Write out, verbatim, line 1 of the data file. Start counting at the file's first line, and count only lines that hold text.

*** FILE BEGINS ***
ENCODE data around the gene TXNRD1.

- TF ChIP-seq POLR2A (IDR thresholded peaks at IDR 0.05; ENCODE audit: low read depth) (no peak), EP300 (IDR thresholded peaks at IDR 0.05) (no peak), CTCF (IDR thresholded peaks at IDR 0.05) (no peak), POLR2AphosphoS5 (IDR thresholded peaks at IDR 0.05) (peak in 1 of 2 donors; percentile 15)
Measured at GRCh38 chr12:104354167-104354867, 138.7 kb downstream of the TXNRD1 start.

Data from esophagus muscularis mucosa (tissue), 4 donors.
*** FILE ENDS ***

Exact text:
ENCODE data around the gene TXNRD1.